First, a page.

That was until 3.38pm on a warm sunny day in May 1985 when, while driving home from a nearby shopping centre she stopped at the mailbox in front of the family house near Columbia, South Carolina to post a letter. At that moment, Shari Faye disappeared and was never seen alive again.
Only minutes later, her father, Robert, found her car at the top of the long driveway to the house. The door was open and the engine was running. Shari's handbag was lying on the passenger seat. But of Shari there was absolutely no sign.
After a frantic search, Robert Smith called the police. This sort of thing simply didn't happen in Columbia, a peaceful rural community which was proud to embody the very notion of family values. Sheriff Jim Metts, a former FBI agent, was a friend of Robert Smith and he instinctively knew this was no walkout after a family tiff.
Soon he had organised what was to become the biggest police manhunt in South Carolina history, assisted by over a thousand civilian volunteers. But to no avail. Shari Faye Smith had disappeared as completely as if she had stepped off the planet.
For three days the anguished Smith family waited for news. Then, that evening, came the first phone call. A man, obviously disguising his voice, claimed that he was holding Shari prisoner.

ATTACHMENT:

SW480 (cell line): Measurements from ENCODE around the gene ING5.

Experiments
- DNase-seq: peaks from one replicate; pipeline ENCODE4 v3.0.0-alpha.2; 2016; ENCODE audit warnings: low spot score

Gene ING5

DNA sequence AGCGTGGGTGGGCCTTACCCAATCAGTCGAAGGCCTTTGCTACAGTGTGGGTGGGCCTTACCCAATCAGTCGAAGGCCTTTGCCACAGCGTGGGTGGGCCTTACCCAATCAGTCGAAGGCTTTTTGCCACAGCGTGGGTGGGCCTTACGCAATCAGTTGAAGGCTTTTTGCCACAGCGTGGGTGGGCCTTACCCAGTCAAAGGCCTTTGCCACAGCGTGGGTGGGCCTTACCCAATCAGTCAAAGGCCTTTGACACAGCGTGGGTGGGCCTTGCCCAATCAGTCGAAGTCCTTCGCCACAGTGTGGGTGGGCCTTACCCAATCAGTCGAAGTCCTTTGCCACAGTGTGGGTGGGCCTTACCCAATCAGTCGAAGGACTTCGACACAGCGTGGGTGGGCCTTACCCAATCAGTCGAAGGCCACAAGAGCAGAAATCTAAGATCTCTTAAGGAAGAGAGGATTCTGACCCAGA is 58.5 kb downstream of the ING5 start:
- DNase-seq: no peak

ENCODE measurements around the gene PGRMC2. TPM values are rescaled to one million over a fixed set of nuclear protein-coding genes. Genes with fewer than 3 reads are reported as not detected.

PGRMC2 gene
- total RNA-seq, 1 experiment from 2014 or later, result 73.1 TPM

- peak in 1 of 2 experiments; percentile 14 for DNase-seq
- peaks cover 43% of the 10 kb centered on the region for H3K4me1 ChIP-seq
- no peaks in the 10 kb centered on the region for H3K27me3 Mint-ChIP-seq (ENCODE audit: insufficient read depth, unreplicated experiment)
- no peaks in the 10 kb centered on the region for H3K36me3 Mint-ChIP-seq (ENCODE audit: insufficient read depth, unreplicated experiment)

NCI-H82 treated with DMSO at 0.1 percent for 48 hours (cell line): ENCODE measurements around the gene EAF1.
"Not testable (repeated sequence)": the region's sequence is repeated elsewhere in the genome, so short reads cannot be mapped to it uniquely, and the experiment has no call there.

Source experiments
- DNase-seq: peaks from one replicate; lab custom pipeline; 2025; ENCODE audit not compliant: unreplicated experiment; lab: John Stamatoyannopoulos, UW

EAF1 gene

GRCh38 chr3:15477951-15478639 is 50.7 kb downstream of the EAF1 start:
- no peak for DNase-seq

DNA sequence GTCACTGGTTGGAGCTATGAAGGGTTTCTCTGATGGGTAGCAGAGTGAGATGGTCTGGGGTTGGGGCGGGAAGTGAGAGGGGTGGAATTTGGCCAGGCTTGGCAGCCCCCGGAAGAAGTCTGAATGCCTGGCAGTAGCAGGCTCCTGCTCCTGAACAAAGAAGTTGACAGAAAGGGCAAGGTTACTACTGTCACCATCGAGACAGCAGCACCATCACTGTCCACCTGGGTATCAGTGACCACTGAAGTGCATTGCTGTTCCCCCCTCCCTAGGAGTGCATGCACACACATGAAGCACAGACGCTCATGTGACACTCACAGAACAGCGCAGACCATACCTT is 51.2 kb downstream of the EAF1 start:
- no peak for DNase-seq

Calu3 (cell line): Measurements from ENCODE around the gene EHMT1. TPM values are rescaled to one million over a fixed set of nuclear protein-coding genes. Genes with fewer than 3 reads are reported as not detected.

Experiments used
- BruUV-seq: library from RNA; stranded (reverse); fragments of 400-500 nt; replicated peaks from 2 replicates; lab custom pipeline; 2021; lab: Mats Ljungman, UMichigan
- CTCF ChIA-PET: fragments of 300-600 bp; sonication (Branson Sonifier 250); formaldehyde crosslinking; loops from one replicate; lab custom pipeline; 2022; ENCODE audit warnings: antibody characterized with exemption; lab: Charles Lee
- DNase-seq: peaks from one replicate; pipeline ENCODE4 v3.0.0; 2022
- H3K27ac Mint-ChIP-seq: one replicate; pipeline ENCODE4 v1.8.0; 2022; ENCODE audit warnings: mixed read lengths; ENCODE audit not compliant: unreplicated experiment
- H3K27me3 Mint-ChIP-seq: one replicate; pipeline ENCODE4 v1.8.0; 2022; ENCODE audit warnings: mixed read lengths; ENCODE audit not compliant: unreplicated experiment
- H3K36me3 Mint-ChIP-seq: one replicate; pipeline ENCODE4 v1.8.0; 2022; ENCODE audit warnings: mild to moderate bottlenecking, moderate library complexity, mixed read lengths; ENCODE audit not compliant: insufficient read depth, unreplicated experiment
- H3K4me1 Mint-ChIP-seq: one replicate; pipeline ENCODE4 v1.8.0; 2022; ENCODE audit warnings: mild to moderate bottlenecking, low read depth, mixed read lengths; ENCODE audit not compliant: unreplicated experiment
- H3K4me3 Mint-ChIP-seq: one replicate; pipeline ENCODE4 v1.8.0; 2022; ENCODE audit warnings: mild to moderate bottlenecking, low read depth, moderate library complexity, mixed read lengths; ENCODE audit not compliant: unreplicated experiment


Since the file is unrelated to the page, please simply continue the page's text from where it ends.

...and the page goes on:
He told Robert Smith: "So you'll know this isn't a hoax. Shari had on a black and yellow bathing suit underneath her shirt and shorts," and added: "You'll get a letter later today." There was no ransom demand.
The two-page handwritten letter from Shari came by special delivery that afternoon. "Headed Last Will and Testament" it was a heartbreaking message full of love and fear and ended with the words: "I am sorry if I ever disappointed you in any way.
I only wanted to make you proud of me because I've always been proud of my family. There's so much I want to say that I should have said before now. I love you all and God bless. FBI agents Jim Wright and Ron Walker, now heading the inquiry with Sheriff Metts were deeply worried by the letter. They knew they were dealing with a sophisticated and extremely dangerous man and that Shari's life was in the balance — indeed, she could already be dead and her killer could be contemplating another similar crime.
They surmised that what probably happened was that the kidnapper had seen Shari out shopping and followed her home. Her tragedy was to have stopped at the mailbox, so allowing her abductor to pounce.
The following day there was a further call, this time taken by Shari's mother, Hilda. "Do you believe me now?" the kidnapper asked. "I need to know that Shari is well," Hilda said, to which the kidnapper replied: "You'll know in two or three days."
By now FBI experts had tapped the family's phone hoping to trace the kidnapper's calls but in 1985 "trap and trace" required keeping the caller on the line for at least 15 minutes and that was rarely possible. However a recording system had been set up so that the kidnapper's voice could be compared with other FBI voice-prints and hopefully identified.
The following evening the kidnapper called again and this time spoke to Shari's 21-year-old sister, Dawn, to whom he gave details of the kidnapping.
He had stopped his car when he saw her at the mailbox, had a friendly chat and then abducted her at gunpoint.
He was now prepared to release Shari the following day and told Dawn to have an ambulance standing by. He then gave explicit instructions to a location 20 miles away in neighbouring Saluda County.